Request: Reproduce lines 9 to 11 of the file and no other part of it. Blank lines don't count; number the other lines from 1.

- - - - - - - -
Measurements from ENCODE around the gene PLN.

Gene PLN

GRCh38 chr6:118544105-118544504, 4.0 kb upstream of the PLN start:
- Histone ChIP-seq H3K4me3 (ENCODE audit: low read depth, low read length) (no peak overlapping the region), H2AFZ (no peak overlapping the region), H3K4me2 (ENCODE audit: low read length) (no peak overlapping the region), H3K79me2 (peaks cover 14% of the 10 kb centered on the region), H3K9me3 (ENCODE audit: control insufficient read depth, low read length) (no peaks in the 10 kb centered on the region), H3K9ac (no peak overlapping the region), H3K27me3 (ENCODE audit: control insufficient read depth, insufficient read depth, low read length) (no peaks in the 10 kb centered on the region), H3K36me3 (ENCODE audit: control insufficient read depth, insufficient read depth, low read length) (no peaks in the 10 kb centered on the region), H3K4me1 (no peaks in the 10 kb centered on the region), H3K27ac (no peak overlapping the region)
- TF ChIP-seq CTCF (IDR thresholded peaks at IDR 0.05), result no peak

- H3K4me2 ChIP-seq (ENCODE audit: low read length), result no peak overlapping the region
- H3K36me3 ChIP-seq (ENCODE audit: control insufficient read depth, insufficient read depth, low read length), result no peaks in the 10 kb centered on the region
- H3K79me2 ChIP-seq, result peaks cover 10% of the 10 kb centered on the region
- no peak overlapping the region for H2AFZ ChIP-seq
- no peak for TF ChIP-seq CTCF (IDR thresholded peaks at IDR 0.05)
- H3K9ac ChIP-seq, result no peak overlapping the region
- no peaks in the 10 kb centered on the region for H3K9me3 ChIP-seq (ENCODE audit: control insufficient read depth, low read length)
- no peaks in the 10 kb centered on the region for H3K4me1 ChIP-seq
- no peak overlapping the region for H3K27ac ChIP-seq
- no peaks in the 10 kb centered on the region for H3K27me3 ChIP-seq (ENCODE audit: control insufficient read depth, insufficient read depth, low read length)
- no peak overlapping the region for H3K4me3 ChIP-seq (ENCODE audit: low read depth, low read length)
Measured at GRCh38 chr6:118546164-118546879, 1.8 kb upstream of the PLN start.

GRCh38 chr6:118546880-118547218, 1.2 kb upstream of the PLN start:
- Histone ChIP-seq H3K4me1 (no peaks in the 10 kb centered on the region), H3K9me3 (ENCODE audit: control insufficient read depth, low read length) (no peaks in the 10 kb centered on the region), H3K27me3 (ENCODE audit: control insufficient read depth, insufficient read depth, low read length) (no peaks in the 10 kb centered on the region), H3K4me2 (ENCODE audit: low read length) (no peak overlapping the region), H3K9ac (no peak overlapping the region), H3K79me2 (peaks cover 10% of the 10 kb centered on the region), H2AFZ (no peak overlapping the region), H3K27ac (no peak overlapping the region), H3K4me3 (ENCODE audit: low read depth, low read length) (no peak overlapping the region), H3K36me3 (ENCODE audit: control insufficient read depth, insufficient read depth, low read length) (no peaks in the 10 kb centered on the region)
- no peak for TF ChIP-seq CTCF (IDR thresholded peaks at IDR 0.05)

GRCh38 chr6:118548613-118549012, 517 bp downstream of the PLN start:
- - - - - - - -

- no peak overlapping the region for H2AFZ ChIP-seq
- no peak for TF ChIP-seq CTCF (IDR thresholded peaks at IDR 0.05)
- H3K9ac ChIP-seq, result no peak overlapping the region